A foggy but comfortable Sunday and Monday

We awoke to a foggy Monday (July 4) in Welcome Harbour, and learned that the thermostat is still “in a facility in Canada,” as we’d expected. It had rained a little overnight and was not very warm outside the cockpit all day, though sunbeams clawed away at the clouds and finally shredded them in the late afternoon so that they could see what we might be doing on our sixth day here (reading, writing, cooking, napping, and doing some boat maintenance).

Early on Sunday afternoon, we shared a celebration of the Eucharist in the cockpit, where it was pleasantly warm despite the fog and cloudy skies. An unseen congregation of birds, including eagles, crows, and ravens, among others, added their voices to ours from the tall onshore choir stalls of cedars, spruces, firs, and hemlocks. I thought of and prayed for a number of the many congregations with which we have worshiped over the years.

A little later, as the fog thinned, we launched Coracle and had a delightful time motoring around some of the islands, islets, and rock formations occupying one portion of the huge harbor; the Honda outboard motor behaved perfectly over the course of our hour-long exploration. The breeze was light and the water rippled; low clouds embraced the hilltops; and the number and variety of little niches, nooks, “pocket beaches,” and bights into which we peered was wondrous to behold!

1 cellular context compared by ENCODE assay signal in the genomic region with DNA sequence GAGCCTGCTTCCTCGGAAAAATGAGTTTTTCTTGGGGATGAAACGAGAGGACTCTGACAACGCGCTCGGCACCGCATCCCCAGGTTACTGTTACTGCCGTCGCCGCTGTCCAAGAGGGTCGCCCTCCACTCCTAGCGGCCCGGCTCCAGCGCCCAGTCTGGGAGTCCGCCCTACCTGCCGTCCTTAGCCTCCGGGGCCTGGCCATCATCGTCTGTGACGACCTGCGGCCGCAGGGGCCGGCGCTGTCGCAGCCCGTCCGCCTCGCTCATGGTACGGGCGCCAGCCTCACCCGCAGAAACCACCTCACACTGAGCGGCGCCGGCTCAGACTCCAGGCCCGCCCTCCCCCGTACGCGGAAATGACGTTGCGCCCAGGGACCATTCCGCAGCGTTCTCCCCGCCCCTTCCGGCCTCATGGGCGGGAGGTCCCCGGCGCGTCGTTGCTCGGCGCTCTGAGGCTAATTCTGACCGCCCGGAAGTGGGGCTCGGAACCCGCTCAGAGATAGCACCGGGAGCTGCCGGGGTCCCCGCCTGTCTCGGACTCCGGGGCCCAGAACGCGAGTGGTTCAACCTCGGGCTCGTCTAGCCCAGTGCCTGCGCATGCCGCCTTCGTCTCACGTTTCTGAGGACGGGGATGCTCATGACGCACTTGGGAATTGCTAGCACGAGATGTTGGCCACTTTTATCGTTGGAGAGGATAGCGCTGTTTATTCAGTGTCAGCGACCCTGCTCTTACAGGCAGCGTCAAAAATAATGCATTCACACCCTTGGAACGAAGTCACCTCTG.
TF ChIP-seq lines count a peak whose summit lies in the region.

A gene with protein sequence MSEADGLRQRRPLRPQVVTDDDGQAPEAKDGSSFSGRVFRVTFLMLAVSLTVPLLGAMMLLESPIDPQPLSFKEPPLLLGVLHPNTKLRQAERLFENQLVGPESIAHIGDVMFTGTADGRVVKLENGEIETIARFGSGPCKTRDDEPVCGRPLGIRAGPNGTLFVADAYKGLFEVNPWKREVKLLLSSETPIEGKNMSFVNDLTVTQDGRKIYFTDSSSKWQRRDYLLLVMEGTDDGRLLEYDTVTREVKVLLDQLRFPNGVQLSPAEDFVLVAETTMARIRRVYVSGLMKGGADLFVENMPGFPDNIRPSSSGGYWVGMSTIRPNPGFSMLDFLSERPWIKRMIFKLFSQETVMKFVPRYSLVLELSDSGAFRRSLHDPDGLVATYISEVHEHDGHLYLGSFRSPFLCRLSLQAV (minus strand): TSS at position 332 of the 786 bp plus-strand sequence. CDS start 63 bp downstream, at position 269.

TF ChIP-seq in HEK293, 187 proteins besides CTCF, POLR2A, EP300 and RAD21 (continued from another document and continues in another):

A sandy beach and a drift log on the shore

Some featured sandy beaches and some were lined with pebbles and larger stones, and a few contained bits of bleached driftwood.

Kelp drifts near the shore of this island

Many had mats of kelp at their doorsteps, and green grass-carpets and lacy cedar-drapes near their entrances,

A gravel beach edged with weedy rocks with kelp floating at the opening, driftwood on the shore, and surrounding curtains of trees

and most were surrounded with rough, jagged rocks draped with brown-gold weeds and pocked with barnacles. Some of the smaller openings looked to me like oddly-shaped mouths containing gravelly tongues and dark crooked teeth. Eagles surfed the wind above us and scoters (sea ducks) paddled furiously to avoid our dinghy. On a beach near Braesail we discovered the two mooring buoys that were supposed to be available to boaters–they had come loose and had washed up onto the shore!

After some hours of reading and relaxing and a dinner of pasta with shrimp, we listened to some marvelous poetry written and read by the superb English poet, singer-songwriter, Anglican priest, and academic, Malcolm Guite, and played backgammon (I lost both games, but not by much) before retiring for the night. As I write this, Walt is making, for tonight’s dinner and for two more, a large pan of lasagna–YUMMM!

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